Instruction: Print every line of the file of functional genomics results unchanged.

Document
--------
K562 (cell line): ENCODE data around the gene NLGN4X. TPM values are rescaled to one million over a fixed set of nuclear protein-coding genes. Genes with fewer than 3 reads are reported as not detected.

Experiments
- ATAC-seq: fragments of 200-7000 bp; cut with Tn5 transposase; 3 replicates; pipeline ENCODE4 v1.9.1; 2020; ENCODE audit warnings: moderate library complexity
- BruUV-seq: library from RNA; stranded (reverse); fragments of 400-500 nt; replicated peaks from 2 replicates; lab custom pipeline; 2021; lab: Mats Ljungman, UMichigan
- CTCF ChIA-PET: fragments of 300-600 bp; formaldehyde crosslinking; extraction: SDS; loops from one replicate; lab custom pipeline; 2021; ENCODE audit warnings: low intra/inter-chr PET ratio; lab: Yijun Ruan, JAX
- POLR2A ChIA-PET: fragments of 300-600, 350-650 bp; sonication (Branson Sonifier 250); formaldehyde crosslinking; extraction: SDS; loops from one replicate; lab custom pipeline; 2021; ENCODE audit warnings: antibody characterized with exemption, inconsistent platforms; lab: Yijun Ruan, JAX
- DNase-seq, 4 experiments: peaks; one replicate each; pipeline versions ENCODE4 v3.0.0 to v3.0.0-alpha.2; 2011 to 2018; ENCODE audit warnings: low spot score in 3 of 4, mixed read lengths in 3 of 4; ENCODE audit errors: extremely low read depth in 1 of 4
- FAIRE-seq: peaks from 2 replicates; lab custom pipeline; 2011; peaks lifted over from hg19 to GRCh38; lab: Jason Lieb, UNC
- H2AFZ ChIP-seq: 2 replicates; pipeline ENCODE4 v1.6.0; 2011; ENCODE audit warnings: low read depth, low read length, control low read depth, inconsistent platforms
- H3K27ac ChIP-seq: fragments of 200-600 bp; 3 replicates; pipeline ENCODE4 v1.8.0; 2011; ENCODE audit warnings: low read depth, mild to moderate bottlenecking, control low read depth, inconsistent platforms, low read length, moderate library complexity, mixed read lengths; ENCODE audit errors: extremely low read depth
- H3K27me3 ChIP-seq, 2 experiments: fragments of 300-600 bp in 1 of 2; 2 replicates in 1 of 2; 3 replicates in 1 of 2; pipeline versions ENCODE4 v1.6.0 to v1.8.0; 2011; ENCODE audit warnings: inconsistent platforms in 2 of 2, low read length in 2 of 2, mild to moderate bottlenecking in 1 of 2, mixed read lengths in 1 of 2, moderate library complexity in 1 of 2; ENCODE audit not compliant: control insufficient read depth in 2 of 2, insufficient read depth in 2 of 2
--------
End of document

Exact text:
K562 (cell line): ENCODE data around the gene NLGN4X. TPM values are rescaled to one million over a fixed set of nuclear protein-coding genes. Genes with fewer than 3 reads are reported as not detected.

Experiments
- ATAC-seq: fragments of 200-7000 bp; cut with Tn5 transposase; 3 replicates; pipeline ENCODE4 v1.9.1; 2020; ENCODE audit warnings: moderate library complexity
- BruUV-seq: library from RNA; stranded (reverse); fragments of 400-500 nt; replicated peaks from 2 replicates; lab custom pipeline; 2021; lab: Mats Ljungman, UMichigan
- CTCF ChIA-PET: fragments of 300-600 bp; formaldehyde crosslinking; extraction: SDS; loops from one replicate; lab custom pipeline; 2021; ENCODE audit warnings: low intra/inter-chr PET ratio; lab: Yijun Ruan, JAX
- POLR2A ChIA-PET: fragments of 300-600, 350-650 bp; sonication (Branson Sonifier 250); formaldehyde crosslinking; extraction: SDS; loops from one replicate; lab custom pipeline; 2021; ENCODE audit warnings: antibody characterized with exemption, inconsistent platforms; lab: Yijun Ruan, JAX
- DNase-seq, 4 experiments: peaks; one replicate each; pipeline versions ENCODE4 v3.0.0 to v3.0.0-alpha.2; 2011 to 2018; ENCODE audit warnings: low spot score in 3 of 4, mixed read lengths in 3 of 4; ENCODE audit errors: extremely low read depth in 1 of 4
- FAIRE-seq: peaks from 2 replicates; lab custom pipeline; 2011; peaks lifted over from hg19 to GRCh38; lab: Jason Lieb, UNC
- H2AFZ ChIP-seq: 2 replicates; pipeline ENCODE4 v1.6.0; 2011; ENCODE audit warnings: low read depth, low read length, control low read depth, inconsistent platforms
- H3K27ac ChIP-seq: fragments of 200-600 bp; 3 replicates; pipeline ENCODE4 v1.8.0; 2011; ENCODE audit warnings: low read depth, mild to moderate bottlenecking, control low read depth, inconsistent platforms, low read length, moderate library complexity, mixed read lengths; ENCODE audit errors: extremely low read depth
- H3K27me3 ChIP-seq, 2 experiments: fragments of 300-600 bp in 1 of 2; 2 replicates in 1 of 2; 3 replicates in 1 of 2; pipeline versions ENCODE4 v1.6.0 to v1.8.0; 2011; ENCODE audit warnings: inconsistent platforms in 2 of 2, low read length in 2 of 2, mild to moderate bottlenecking in 1 of 2, mixed read lengths in 1 of 2, moderate library complexity in 1 of 2; ENCODE audit not compliant: control insufficient read depth in 2 of 2, insufficient read depth in 2 of 2